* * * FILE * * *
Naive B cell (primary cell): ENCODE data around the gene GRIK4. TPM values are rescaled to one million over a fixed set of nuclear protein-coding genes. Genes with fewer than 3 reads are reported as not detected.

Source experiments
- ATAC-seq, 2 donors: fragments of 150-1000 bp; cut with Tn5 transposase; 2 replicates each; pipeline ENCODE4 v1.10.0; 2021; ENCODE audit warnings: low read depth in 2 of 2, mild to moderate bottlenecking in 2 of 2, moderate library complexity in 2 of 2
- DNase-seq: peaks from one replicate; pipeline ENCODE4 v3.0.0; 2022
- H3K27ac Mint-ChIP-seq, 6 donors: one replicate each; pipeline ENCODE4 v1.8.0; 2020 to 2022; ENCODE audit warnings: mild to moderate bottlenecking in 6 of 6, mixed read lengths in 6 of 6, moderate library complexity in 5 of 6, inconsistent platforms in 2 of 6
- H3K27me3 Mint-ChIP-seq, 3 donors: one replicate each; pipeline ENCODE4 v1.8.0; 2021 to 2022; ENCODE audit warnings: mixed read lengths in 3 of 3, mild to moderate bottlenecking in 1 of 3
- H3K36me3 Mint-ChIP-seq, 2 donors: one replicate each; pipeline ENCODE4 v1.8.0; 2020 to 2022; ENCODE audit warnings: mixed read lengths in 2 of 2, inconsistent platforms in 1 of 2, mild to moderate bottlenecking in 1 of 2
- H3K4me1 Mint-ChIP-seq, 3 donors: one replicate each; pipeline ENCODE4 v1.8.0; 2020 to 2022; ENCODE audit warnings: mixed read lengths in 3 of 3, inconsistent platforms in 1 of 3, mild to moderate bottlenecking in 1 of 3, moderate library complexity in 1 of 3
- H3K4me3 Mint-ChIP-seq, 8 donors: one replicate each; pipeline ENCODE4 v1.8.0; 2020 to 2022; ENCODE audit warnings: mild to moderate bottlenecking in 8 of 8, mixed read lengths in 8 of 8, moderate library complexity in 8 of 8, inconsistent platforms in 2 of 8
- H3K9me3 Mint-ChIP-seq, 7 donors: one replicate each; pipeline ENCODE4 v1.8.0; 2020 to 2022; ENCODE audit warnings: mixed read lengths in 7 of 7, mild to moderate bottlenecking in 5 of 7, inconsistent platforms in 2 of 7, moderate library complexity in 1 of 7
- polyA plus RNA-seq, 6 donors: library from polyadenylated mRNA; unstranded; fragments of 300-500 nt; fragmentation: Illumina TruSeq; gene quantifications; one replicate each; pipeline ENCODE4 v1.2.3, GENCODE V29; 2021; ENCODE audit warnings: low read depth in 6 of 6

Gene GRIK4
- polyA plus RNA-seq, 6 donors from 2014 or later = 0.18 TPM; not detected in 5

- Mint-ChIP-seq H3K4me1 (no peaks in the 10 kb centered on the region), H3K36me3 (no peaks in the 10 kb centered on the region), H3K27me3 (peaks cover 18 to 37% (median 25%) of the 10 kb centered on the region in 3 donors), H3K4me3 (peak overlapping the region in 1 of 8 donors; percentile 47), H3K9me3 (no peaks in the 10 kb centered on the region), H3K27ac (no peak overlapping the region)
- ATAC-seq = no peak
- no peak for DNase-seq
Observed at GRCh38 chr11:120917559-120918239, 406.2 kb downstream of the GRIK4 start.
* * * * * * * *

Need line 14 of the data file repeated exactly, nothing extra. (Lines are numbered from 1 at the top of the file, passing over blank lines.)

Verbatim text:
- Mint-ChIP-seq H3K4me1 (no peaks in the 10 kb centered on the region), H3K36me3 (no peaks in the 10 kb centered on the region), H3K27me3 (peaks cover 18 to 37% (median 25%) of the 10 kb centered on the region in 3 donors), H3K4me3 (peak overlapping the region in 1 of 8 donors; percentile 47), H3K9me3 (no peaks in the 10 kb centered on the region), H3K27ac (no peak overlapping the region)